> NIce, and kinda spectacular, but ...
    >
    > I've been told by a neighbor that I'm supposed to NOT have a perfect
    > seal between the drain hose and the sewer pipe, as there has to be air
    > pressure relief. (The plumber didn't think this was an issue.) But this
    > is certainly not the solution to the problem because if the seal isn't
    > good, as I said, the water just spills out faster!
    >
    > So it seems that I have a washer pump that is too powerful for my
    > drain. What are my options? I guess I could constrict the drain hose a
    > bit to slow the flow, but I'm concerned that might be stressing the
    > pump. Would it? Actually, I'm probably already stressing the pump with
    > my seal.
    >
     
    Roger Jensen, May 28, 2006
    #10
  11. Doug Lassiter

    Guest

    Restricting the line would not damage the pump.
    Raising the pipe higher would reduce the flow rate as well. Add another
    foot or two of head.
     
    , May 28, 2006
    #11
  12. Doug Lassiter

    Guest

    The obvious answer is installing a new larger diameter like 3 or 4 inch
    sewer line for the washer.

    slowing emptying the washer may well result in less dry clothes and
    higer dryer costs:(
     
    , May 28, 2006
    #12
  13. Doug Lassiter

    Bill Gill Guest

    Doug Lassiter wrote:
    > We have a GE "extra heavy duty large capacity" washing machine that has
    > worked beautifully for more than a decade. Unfortunately, ever since we
    > got it, the drain line has been problematical. The washer drain hose is
    > stuck into a 1.5-inch ID pipe opening in the washer wall fixture behind
    > it. If the seal between that drain hose and the pipe is not good, the
    > water will overflow out the opening and spill down the side of the
    > wall. (Yeah, we don't have a lot of wallboard left under there
    > anymore.)
    >
    > Now, that same drain pipe is also fed by the dishwasher and kitchen
    > sink, and there is no such trouble with them. Water drains out of the
    > sink pretty quickly, in fact -- for a sink. As you might guess, without
    > any overflow line (see below) the washer pump also fills up my sink. So
    > it seems that at least between my washer and the kitchen sink, the line
    > is OK.
    >
    > A plumber has come in to clean out the drain pipe, and nothing much
    > changes. I finally attached an overflow line on the access port fixture
    > on the outside wall of the house (conveniently behind the washer) that
    > allows this water flow from the washer to shoot out into the garden.
    > NIce, and kinda spectacular, but ...
    >
    > I've been told by a neighbor that I'm supposed to NOT have a perfect
    > seal between the drain hose and the sewer pipe, as there has to be air
    > pressure relief. (The plumber didn't think this was an issue.) But this
    > is certainly not the solution to the problem because if the seal isn't
    > good, as I said, the water just spills out faster!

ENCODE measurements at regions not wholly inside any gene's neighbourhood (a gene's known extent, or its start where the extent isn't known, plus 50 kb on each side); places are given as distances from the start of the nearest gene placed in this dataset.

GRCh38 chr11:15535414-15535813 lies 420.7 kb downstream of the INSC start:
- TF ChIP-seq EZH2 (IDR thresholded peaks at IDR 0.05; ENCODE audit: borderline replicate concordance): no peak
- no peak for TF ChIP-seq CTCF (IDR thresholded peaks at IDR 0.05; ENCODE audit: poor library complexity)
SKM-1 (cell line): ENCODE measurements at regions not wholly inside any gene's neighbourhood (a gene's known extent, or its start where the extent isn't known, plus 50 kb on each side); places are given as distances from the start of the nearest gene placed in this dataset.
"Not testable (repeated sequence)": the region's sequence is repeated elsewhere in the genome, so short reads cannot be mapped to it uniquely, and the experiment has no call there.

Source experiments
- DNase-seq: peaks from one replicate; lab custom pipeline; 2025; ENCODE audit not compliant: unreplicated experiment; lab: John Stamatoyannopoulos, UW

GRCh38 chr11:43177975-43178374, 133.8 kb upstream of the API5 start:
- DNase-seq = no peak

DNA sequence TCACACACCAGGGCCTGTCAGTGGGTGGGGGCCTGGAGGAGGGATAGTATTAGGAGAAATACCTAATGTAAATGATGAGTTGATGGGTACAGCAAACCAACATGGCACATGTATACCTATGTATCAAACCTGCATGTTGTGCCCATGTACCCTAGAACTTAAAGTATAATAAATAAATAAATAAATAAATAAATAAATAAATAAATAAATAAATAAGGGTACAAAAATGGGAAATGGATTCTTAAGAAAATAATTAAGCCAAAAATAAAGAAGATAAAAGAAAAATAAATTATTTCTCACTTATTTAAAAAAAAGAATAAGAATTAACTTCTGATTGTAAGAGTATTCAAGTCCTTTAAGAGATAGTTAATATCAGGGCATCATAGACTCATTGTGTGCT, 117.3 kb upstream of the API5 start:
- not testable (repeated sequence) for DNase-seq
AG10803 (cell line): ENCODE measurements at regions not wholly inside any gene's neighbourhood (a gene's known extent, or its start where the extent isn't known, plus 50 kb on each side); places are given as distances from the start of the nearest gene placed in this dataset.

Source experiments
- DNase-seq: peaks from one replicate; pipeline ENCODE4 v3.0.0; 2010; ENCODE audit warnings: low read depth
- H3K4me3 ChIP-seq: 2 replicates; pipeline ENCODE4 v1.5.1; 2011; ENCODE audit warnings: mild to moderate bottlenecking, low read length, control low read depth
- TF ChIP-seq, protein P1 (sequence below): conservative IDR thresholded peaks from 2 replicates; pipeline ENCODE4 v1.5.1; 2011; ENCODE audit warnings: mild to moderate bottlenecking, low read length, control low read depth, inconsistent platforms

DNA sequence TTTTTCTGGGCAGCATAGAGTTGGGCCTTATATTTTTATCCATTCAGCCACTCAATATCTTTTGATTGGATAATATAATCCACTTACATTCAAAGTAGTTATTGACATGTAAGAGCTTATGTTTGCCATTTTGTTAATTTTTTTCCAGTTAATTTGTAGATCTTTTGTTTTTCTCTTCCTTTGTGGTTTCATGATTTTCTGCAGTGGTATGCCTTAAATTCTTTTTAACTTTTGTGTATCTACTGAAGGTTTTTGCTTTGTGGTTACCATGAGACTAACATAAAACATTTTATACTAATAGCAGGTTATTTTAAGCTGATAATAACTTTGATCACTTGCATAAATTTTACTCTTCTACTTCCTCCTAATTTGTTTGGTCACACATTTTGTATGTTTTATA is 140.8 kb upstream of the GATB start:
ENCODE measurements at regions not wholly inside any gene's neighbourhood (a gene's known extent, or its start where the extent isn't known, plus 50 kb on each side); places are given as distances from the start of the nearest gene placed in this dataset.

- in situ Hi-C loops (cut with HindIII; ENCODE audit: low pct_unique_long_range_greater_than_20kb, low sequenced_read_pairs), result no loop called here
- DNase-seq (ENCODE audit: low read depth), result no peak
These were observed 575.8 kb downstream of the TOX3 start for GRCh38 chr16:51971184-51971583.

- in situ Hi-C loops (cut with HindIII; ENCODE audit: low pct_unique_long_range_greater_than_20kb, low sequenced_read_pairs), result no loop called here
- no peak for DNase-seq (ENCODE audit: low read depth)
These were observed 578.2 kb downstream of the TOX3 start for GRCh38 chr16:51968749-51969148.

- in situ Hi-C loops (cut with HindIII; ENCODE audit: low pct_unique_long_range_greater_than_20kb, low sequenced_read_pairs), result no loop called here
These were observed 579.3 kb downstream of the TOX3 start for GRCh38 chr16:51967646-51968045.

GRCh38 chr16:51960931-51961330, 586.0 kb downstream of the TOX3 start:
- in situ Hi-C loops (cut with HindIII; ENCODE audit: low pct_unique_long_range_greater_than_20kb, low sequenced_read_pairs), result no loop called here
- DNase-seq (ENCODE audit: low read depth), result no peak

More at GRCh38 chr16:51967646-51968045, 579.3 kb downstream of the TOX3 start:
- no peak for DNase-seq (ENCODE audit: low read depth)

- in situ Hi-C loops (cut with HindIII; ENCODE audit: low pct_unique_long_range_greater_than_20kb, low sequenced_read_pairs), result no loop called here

>
    > So it seems that I have a washer pump that is too powerful for my
    > drain. What are my options? I guess I could constrict the drain hose a
    > bit to slow the flow, but I'm concerned that might be stressing the
    > pump. Would it? Actually, I'm probably already stressing the pump with
    > my seal.
    >

    I noticed one response that said trying a larger line.
    That would be something to think about.

    I had a problem with my washer drain backing up and
    finally got tired of it. It wasn't quite the same as
    your descrption, but it happened over and over. I
    called the plumber and said I wanted it fixed. He came
    and replaced the line from the washer and sink back to
    the (larger) line under the bathroom. He also installed
    a vent at the washer drain. Before the closest vent was
    at the kitchen sink, which is too far away. So check on
    that too. Then call a different plumber and get
    somebody to replace all the drain with an appropriate
    sized pipe.

    In my case it cost me $700 here in Tulsa, OK. The
    installation is different, because the drain is no
    longer in the wall, it now runs on the surface of the
    wall behind the washer. The vent is run up the wall
    about 7 feet and has a one way valve on the top.

    By the way, mine is in the garage.

    Bill Gill
     
    Bill Gill, May 28, 2006
    #13
  14. Doug Lassiter

    3rd eye Guest

    On 27 May 2006 12:24:13 -0700, "Doug Lassiter" <>
    wrote:

    >We have a GE "extra heavy duty large capacity" washing machine that has
    >worked beautifully for more than a decade. Unfortunately, ever since we
    >got it, the drain line has been problematical. The washer drain hose is
    >stuck into a 1.5-inch ID pipe opening in the washer wall fixture behind
    >it. If the seal between that drain hose and the pipe is not good, the
    >water will overflow out the opening and spill down the side of the
    >wall. (Yeah, we don't have a lot of wallboard left under there
    >anymore.)
    >

    I don't know if this will help or not but it might be worth
    considering.

    I extended my drain hose a couple of inches.
    I was afraid it might jump out of the drain.
     
    3rd eye, May 28, 2006
    #14